Plagued by religious friction, violent fights and a belief, “the grass is always greener”, my peripatetic parents dragged us five children in search of the next great farm deal. From upstate New York to the Mississippi Delta, across the hills of Ohio and West Virginia their dreams led us forward to disillusion and defeat.
A middle child, unwanted from birth and over-looked while growing up, I learned the surprising lesson that sometimes being the least loved can be your salvation.
The story begins with my memory in 1947 when I was three years old. We were packing the car and a farm truck for our first of 19 moves. This is a story based on fact but inadvertently altered by the passage of years and experiences.
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I am Jeanine, a middle child, who remembers too much too clearly.
Undone by five children, lack of money and a combative relationship, my parents marry, divorce and remarry each other. In my own voice, I tell the story of an upstate New York farm family torn by religious friction and violent fights, experiencing happy times, crises and failures.
My mother, a Seventh-day Adventist convert, uses religion as a weapon and metes out extreme punishments. At four, I'm forced to watch while my six-year-old sister and seven-year-old brother spank her. That night I dream the rats come into my bedroom and eat off my toes. To force my father to stop smoking, my mother prepares supper, adding cigarette tobacco to each dish. While the battle rages in their bedroom that night, we children lie in bed, hungry.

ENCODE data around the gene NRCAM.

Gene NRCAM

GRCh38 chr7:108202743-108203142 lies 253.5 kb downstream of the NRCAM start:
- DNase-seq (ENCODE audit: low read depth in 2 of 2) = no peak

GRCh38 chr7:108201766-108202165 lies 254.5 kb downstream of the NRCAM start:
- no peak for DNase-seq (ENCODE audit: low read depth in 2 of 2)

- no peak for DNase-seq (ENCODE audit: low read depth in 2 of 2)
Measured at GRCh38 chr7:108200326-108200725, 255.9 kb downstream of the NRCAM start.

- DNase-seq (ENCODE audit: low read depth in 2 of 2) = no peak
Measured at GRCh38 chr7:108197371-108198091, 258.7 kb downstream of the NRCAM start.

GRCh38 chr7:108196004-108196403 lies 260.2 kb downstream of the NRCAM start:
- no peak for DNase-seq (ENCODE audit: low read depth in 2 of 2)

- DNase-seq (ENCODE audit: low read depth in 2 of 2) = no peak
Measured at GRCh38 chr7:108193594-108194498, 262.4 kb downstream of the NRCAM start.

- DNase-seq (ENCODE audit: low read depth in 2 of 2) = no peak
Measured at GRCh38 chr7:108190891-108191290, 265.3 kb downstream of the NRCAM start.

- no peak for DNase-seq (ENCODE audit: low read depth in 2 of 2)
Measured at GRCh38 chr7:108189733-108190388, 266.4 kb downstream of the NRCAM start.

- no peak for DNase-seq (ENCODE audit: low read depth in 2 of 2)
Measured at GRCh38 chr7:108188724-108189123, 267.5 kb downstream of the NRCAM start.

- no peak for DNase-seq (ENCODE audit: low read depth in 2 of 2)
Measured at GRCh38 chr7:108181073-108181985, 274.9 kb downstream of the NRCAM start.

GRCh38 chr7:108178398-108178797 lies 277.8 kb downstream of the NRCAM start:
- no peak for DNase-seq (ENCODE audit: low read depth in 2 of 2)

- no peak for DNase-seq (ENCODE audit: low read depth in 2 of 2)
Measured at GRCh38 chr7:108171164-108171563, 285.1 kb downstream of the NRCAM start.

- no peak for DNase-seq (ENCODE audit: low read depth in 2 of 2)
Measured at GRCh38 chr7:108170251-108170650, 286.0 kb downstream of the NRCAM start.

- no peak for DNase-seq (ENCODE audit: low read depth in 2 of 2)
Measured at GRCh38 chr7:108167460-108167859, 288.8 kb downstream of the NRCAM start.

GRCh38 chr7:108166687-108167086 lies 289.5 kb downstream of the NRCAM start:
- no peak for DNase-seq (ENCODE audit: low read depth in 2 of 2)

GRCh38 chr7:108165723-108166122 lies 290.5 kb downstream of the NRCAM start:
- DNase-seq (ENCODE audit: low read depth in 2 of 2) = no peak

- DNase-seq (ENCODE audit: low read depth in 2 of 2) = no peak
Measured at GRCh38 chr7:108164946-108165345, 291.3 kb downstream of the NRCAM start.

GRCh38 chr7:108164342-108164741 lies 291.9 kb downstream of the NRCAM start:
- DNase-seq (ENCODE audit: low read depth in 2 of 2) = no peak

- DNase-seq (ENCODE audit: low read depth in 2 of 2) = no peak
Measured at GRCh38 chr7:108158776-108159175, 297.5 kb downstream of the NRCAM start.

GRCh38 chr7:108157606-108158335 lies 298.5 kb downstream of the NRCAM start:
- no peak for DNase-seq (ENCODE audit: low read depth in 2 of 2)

Unable to cope with financial stress and a religious tyrant, my father sets our house on fire for insurance money, abandons my mother with five sick children and a dairy farm, and later tries shooting himself. But this is only the first three years of the story.
Early in October 1952, Mother gave Anita, Sheila and me a choice, a new girls’ bike we three would share, or our first birthday party, one for all three of us. With great excitement, we hashed over our options and voted for a new bicycle, a first for our family. Not two days later, Mother took us to Hollandale for groceries, but she had one errand to run first. She parked the car under a shady tree and said, “You three stay in the car. Don’t follow me into the store. I’ll be back shortly.”
Of course shortly turned into longly and Anita said, “She’s been gone a long time. Besides I saw her go into the hardware store, not the grocery store.”
“So what,” I said. “She said we had to stay in the car.”
“That’s for you little kids.” Anita opened the car door, closed it, and walked into the hardware store.
“She’s going to be in twubble,” Sheila said.
Not two minutes later, the big glass door opened again and out marched Anita and Mother, Mother’s left hand holding Anita’s shoulder in a vise-like grip.
“That’s it,” Mother announced as she slid in under the wheel, “no bicycle.” Sheila and I exchanged silent glances. Aware that we hadn’t been present for the scene in the store, Mother explained, “Your older sister couldn’t mind her own business and do as she was told. She disobeyed me and came into the store while I was choosing a new bicycle for you girls.”
“What color are we getting?” Sheila asked. Boy she doesn’t get it, I thought.
“No color,” Mother continued. “You’re not getting a new bicycle at all because Anita can’t do as she’s told.”
That is blatantly unfair, I said to myself. But I knew better than to challenge the decision. From my seat in the back, I bored holes of hate into Anita’s head all the way home. I cast a few hateful stares at Mother’s head also, but had to be very careful she didn’t catch me in the rearview mirror.